[3] Before anyone jumps up to accuse me of not knowing anything about Richard Dawkins' feminist educational credentials: nobody who's read more than a couple of blog posts about feminism in their life would employ either the "you haven't got it as bad as some other women, so shut up" or the "there are much more important topics to discuss than your piddling little problems, so shut up" gambits. Because feminists don't tell women to shut up, duh. He did both in one paragraph, so: stupid.

Jul 4, 2011

Update on letter to Anne Milton MP

Owing to unforeseen technical difficulties*, the letter, which I planned to mail on Saturday, has been posted this morning instead. Forty seven of you excellent and socially responsible people added your names to the bottom of the letter, for which I am very grateful**.

I will post immediately when / if I receive a response from Anne Milton. I rather expect that she will respond, because that is very much the organisational culture in Parliament these days; but, just to be clear with everyone and avoid disappointment, I don't expect her response to be along the lines of "OMG you're so right, we will go and lock Nadine Dorries in the broom cupboard straight away".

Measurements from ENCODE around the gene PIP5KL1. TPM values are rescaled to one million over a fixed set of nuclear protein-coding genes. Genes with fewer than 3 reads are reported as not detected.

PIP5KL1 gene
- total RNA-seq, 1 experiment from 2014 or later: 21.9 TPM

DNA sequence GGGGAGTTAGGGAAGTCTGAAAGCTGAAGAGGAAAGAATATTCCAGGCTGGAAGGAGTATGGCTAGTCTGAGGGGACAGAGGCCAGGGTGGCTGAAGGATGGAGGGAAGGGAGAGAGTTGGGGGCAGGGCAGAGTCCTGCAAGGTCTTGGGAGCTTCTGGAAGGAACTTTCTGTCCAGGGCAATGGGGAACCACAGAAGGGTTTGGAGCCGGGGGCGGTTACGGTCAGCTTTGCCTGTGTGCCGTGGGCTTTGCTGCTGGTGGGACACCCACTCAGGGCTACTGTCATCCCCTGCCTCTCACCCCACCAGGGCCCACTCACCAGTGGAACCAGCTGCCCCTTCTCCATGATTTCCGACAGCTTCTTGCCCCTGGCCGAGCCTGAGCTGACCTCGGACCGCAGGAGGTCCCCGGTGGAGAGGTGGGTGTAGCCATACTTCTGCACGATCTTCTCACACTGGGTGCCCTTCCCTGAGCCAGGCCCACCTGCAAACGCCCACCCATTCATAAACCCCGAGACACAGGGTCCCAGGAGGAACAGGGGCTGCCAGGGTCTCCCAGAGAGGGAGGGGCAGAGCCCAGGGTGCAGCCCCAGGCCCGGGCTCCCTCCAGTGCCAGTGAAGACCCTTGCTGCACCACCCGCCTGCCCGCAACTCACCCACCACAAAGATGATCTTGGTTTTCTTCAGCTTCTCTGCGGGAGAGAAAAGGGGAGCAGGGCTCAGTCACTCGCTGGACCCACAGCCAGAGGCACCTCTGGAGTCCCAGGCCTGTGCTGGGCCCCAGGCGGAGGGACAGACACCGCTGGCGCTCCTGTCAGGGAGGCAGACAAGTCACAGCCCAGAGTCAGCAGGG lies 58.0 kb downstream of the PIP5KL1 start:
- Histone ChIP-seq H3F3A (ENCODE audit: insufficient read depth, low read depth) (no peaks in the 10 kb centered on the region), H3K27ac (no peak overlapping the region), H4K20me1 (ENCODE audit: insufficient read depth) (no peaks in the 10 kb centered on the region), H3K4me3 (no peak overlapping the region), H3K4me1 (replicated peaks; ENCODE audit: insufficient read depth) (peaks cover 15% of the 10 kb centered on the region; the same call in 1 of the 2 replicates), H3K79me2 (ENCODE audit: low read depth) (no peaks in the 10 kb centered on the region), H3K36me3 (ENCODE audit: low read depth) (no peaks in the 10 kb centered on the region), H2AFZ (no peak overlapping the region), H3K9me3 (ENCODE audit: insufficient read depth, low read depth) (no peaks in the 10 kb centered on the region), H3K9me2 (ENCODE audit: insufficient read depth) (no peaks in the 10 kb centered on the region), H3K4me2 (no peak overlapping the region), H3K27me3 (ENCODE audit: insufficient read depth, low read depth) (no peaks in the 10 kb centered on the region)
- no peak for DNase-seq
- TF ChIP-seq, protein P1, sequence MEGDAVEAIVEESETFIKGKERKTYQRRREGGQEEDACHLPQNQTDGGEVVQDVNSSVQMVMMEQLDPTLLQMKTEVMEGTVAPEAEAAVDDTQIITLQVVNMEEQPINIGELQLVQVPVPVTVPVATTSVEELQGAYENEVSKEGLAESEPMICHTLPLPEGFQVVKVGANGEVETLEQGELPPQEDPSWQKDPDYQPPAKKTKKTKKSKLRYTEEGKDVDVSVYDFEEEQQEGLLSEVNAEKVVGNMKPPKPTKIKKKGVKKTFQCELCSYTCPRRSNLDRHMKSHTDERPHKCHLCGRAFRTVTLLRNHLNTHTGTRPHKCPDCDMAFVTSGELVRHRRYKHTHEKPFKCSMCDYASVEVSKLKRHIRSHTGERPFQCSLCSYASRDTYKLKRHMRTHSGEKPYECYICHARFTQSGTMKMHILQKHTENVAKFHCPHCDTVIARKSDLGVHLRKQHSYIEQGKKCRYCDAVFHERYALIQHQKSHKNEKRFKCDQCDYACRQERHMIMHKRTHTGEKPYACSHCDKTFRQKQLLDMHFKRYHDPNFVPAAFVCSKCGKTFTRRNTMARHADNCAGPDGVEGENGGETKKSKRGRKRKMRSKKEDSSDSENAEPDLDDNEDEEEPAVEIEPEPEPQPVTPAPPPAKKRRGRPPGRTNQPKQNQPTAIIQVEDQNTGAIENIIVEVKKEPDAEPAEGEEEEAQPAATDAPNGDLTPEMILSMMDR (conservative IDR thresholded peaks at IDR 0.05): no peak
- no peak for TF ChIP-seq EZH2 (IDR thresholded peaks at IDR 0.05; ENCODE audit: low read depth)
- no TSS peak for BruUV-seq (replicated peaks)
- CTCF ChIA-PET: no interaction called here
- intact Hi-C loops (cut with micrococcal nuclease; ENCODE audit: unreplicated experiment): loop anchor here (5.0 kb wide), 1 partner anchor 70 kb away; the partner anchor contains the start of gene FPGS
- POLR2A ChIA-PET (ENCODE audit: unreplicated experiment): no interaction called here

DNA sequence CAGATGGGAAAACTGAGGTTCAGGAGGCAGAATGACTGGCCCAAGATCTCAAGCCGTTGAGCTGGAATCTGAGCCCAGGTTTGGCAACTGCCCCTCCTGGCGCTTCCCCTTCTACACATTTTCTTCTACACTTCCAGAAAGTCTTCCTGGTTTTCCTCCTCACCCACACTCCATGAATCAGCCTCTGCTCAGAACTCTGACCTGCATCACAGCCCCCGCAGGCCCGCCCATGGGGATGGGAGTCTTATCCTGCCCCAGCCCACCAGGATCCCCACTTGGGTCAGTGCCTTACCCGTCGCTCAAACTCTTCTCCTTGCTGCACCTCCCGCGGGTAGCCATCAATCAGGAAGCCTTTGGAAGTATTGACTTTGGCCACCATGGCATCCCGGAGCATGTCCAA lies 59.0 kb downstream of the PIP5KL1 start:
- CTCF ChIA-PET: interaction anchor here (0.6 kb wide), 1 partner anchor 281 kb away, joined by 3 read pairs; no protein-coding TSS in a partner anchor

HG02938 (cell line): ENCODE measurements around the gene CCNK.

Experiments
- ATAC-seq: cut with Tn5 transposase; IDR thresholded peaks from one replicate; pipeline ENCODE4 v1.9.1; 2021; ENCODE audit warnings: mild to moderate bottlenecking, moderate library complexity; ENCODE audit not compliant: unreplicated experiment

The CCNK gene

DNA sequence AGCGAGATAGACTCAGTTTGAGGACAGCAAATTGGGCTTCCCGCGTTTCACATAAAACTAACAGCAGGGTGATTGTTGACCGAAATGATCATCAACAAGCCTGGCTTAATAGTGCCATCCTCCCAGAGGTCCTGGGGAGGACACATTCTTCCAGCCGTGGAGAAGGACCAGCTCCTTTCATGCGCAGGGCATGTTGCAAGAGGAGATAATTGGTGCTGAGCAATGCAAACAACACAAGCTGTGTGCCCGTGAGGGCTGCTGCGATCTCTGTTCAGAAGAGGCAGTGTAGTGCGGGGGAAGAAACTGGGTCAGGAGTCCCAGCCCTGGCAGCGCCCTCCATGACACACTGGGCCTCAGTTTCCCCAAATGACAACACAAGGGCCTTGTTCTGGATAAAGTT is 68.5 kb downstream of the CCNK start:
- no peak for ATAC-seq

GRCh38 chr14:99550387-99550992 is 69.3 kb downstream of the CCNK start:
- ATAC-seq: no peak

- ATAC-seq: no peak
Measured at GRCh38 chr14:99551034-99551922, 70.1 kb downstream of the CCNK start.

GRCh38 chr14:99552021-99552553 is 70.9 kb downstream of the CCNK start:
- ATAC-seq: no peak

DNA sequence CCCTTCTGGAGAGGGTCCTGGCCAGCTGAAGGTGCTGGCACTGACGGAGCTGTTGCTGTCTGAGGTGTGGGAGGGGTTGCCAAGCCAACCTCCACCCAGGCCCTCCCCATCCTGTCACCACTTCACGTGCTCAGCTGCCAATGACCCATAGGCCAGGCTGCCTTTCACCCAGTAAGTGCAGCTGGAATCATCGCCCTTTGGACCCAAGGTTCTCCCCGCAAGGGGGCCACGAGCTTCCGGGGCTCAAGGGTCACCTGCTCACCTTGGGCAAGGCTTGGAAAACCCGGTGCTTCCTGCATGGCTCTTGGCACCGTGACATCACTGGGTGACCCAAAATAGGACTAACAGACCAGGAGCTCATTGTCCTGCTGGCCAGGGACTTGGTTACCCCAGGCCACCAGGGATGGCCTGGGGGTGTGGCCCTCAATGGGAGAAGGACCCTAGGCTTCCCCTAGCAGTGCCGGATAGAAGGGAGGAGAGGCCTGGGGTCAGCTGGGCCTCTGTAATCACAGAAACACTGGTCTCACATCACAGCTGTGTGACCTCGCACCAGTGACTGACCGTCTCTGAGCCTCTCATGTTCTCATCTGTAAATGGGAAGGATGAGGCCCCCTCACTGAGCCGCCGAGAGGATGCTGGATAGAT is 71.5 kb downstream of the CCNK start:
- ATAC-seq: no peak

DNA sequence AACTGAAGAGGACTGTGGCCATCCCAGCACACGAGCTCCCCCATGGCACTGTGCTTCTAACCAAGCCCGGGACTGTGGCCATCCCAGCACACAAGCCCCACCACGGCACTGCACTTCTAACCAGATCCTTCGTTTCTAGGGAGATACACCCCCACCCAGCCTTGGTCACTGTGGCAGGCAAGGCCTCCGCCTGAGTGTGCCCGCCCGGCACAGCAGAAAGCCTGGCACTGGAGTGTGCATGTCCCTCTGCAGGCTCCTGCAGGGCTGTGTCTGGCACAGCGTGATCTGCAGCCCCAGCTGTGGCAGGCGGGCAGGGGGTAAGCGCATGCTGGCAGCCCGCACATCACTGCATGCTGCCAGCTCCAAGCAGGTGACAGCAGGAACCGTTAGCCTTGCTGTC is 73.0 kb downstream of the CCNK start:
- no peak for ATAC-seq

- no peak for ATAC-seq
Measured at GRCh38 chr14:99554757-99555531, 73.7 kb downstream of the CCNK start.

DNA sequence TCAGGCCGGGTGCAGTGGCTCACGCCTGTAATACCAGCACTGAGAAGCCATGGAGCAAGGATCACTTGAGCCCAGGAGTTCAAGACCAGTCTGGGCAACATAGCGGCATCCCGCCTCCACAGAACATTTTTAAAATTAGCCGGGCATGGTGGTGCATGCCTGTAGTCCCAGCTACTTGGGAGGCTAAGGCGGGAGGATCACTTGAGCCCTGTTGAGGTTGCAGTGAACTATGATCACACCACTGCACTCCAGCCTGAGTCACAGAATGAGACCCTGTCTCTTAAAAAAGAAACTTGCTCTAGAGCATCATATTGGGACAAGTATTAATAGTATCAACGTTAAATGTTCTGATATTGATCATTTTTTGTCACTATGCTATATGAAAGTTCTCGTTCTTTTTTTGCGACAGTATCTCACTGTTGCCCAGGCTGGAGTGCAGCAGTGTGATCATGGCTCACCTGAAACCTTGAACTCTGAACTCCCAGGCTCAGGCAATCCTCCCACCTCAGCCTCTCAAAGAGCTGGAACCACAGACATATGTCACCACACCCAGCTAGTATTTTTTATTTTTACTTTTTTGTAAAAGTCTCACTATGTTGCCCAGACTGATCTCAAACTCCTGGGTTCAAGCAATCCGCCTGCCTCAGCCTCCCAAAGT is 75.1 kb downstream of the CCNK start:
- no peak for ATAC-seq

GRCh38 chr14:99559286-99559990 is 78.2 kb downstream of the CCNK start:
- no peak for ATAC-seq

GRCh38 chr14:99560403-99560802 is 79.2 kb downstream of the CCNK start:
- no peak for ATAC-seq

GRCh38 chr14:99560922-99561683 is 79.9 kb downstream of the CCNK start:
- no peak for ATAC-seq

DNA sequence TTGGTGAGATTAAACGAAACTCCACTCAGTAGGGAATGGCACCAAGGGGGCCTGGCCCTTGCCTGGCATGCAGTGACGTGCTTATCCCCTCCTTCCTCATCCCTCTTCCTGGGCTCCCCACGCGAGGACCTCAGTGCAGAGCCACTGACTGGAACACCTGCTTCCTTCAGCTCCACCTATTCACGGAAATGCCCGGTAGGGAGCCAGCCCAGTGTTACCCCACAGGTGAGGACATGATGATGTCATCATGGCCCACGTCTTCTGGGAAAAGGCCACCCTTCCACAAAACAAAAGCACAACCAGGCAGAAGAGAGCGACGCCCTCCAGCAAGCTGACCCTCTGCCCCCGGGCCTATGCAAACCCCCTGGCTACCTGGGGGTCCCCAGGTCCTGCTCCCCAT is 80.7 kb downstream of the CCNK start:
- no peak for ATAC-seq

This government is openly engaging in an attack on women's rights and well-being; we know this, we can see it, and so far we have been largely powerless to stop it. But it doesn't mean we should let them think they're getting away with it. My aim in writing this letter was to let the DoH know that we're watching them, and that we have a very good inkling as to where the wind is blowing with these "reforms" and "improvements".

If they're going to start attacking women's basic human rights as well as our economic standing and employability, then they're going to have to own that - because the voters are not buying any of this thinly veiled propaganda, with the Tip-Ex still dry on the "Made in the USA" logo. Now that we've sent our letter, and many other excellent people have emailed it too, or sent emails/letters of their own, the government official in charge of public health knows this to be unambiguously the case.

This much we achieved just by writing to her; if we achieve nothing else, I would still not consider this a failure or a waste of effort.

Thanks again to everyone for all the support! Mxx

* I couldn't get the £$%&@ printer to work
** I did change the wording from "I" to "We", given that the letter was now representing so many voices